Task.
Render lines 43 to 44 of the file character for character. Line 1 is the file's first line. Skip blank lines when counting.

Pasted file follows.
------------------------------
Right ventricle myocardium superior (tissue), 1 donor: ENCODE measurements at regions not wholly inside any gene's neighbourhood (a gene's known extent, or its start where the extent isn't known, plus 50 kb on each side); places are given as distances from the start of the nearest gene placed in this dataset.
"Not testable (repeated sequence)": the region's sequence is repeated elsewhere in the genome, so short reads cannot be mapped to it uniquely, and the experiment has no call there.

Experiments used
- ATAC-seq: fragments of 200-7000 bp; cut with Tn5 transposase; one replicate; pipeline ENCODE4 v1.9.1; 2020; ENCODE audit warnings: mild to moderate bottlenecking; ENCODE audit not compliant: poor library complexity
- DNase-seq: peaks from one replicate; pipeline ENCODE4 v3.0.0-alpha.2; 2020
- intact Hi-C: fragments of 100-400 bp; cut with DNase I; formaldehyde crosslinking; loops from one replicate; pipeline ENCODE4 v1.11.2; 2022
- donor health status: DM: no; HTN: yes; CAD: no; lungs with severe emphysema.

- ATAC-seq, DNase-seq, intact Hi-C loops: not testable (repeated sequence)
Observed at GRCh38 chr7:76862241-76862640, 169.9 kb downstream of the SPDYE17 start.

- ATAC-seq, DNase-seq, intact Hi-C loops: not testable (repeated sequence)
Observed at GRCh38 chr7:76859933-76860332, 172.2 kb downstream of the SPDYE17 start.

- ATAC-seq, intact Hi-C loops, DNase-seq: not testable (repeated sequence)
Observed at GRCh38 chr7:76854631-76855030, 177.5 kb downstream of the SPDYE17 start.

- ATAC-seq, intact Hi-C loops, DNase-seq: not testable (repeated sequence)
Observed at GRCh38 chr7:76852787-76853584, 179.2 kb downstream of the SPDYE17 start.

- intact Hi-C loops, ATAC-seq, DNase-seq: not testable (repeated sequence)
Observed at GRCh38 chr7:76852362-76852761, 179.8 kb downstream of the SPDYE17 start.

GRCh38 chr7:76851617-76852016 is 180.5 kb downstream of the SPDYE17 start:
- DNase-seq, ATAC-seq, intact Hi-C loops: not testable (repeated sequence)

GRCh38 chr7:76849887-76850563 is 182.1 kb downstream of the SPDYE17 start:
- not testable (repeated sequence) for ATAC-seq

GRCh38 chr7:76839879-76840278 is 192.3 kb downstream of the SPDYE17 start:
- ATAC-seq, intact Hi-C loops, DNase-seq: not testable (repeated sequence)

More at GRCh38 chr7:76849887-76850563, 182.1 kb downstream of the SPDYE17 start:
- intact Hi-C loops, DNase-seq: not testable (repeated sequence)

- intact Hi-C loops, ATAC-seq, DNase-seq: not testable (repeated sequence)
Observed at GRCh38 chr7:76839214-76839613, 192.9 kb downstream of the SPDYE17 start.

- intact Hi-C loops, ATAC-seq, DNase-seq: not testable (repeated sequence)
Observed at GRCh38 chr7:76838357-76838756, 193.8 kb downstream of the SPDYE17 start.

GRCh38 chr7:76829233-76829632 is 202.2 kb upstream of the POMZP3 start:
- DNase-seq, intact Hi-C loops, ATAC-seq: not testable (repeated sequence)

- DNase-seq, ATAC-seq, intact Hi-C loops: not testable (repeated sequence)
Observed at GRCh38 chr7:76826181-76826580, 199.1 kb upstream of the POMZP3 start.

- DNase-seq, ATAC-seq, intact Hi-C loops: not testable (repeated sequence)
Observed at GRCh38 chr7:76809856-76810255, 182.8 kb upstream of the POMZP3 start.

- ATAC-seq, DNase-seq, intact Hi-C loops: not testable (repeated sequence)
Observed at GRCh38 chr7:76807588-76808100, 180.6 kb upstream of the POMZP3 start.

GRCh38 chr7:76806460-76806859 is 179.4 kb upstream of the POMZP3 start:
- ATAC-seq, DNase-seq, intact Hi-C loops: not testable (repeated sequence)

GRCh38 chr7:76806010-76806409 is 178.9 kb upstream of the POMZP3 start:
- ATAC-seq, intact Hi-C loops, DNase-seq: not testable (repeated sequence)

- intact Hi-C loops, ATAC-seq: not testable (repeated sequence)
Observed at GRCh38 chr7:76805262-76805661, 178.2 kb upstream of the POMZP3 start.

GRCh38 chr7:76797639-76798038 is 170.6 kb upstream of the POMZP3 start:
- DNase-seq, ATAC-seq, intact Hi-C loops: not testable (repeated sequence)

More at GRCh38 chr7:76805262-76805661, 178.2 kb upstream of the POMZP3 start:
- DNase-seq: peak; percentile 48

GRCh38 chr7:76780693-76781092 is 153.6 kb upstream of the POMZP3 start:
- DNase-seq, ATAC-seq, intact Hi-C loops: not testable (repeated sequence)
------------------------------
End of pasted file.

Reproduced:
Observed at GRCh38 chr7:76805262-76805661, 178.2 kb upstream of the POMZP3 start.

GRCh38 chr7:76797639-76798038 is 170.6 kb upstream of the POMZP3 start: